In Tuesday's post, [The Mystery Saint] I related the story of a recent addition to our parish's garden area. I referred to the statue, pictured at left, as the "Mystery Saint" as there was (is) a bit of confusion as to the identity of the saint the statue represents.
The statue was originally given to our (late) former pastor, Father Miceli who kept it in the rectory garage. Our new pastor, Father Patrick, decided to bring it outside for all to see. However, no one knew who the saint was supposed to be and an Internet search was initiated to discover the name. According to the most recent church bulletin (page 5 of this pdf):
"After a vast Internet search and several inquires, one company responded: ' By a process of elimination, we have determined that your statue is St. Jerome. Based on our research, there were four doctors of the Western Church. These four doctors were traditionally pictured with a church in their arms. Of the four Patrons of the Western Church, St. Gregory, St. Augustine, St. Ambrose and St. Jerome, St. Jerome is the only one not a Bishop. Because he is sculpted without a miter - the traditional ceremonial headdress of Bishops of the Catholic Church - the mystery statue must be St. Jerome.' "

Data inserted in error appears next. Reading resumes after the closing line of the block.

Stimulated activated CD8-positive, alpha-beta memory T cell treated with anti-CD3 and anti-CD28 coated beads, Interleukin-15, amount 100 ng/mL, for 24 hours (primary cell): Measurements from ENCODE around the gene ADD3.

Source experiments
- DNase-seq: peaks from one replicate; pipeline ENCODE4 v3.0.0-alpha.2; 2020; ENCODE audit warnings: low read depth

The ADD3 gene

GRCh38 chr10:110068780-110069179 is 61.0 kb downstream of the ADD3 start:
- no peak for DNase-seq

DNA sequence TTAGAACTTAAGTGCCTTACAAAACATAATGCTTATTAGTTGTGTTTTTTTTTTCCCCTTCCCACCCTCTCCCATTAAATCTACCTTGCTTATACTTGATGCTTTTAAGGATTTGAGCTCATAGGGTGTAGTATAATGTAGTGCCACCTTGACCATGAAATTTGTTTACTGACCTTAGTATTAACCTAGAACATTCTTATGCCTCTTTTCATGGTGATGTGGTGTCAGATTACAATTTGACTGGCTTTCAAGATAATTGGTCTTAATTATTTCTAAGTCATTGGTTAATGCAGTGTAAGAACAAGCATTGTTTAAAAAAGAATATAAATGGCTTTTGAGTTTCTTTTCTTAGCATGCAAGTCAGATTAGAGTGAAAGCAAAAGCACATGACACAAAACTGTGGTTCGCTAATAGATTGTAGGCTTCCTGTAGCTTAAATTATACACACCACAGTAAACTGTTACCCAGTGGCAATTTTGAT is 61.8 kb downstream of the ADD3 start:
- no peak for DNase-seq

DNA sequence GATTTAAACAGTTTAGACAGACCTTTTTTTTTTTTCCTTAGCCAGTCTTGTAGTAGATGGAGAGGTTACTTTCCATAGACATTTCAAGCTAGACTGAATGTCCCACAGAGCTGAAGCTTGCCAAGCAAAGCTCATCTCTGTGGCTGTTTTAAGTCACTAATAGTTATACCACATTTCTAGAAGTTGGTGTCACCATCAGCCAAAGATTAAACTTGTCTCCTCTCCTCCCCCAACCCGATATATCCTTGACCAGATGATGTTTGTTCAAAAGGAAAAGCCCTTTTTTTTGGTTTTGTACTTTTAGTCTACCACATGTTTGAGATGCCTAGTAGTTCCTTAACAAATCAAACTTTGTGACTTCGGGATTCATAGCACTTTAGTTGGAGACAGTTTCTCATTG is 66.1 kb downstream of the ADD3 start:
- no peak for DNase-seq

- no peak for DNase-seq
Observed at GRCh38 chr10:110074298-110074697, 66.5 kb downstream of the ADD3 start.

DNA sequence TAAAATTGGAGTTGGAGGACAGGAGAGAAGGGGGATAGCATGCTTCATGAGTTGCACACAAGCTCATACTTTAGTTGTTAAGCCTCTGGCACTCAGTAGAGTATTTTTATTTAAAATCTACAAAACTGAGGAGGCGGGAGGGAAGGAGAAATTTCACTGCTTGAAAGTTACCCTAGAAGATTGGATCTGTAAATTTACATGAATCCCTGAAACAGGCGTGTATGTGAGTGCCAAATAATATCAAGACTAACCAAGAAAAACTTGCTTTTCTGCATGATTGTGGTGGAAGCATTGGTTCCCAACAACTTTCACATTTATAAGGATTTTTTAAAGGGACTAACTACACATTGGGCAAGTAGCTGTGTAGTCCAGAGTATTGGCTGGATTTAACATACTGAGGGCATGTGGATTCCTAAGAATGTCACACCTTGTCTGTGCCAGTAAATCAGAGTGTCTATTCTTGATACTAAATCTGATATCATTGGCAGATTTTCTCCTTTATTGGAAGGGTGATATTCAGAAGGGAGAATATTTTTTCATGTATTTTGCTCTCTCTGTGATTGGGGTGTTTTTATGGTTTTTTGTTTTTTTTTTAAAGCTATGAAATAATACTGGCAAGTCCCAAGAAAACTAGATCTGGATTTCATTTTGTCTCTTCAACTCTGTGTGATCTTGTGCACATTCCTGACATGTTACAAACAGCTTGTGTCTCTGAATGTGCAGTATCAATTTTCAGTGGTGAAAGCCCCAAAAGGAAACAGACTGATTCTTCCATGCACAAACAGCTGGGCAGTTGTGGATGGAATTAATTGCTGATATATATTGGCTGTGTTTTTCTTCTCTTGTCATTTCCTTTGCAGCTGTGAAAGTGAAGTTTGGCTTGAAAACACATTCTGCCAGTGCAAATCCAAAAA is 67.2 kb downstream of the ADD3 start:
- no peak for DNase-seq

I have a problem with that assessment, however.
Take a look at the statues of St. Jerome below. (Click on images to enlarge). Our statue does not resemble any of these. In none of these statues of St. Jerome is he holding a Church. If anything, he holds a Bible. (He was responsible for translating the Vulgate into Latin. )
Comparing the known statues of St. Jerome to our mystery statue, I am convinced that ours is not of St. Jerome.
Who is it?
At first, I thought the statue represented St. Stephen. I based that assumption on these images found on this website.
As we see, St. Stephen is holding a Church in his left hand. In his right hand, St. Stephen is holding an incense burner. That fits with the fact that our statue was holding something at one time.
I have, after posting my previous post, come to change my mind about our mystery statue being of St. Stephen. The images above come from the Greek Orthodox tradition. I've since learned that, in the Roman Catholic tradition, St. Stephen is usually portrayed holding, not a church, but stones - he was stoned to death.
If not St. Stephen, who is it?
The best argument I've seen, since blogging this, comes from Mary Ann of Les Femmes - the Truth, who believes the statue is of St. Bernard. Her post and photos are most convincing.
While this may not settle the issue, if I were to bet on this, I would put my money on St. Bernard.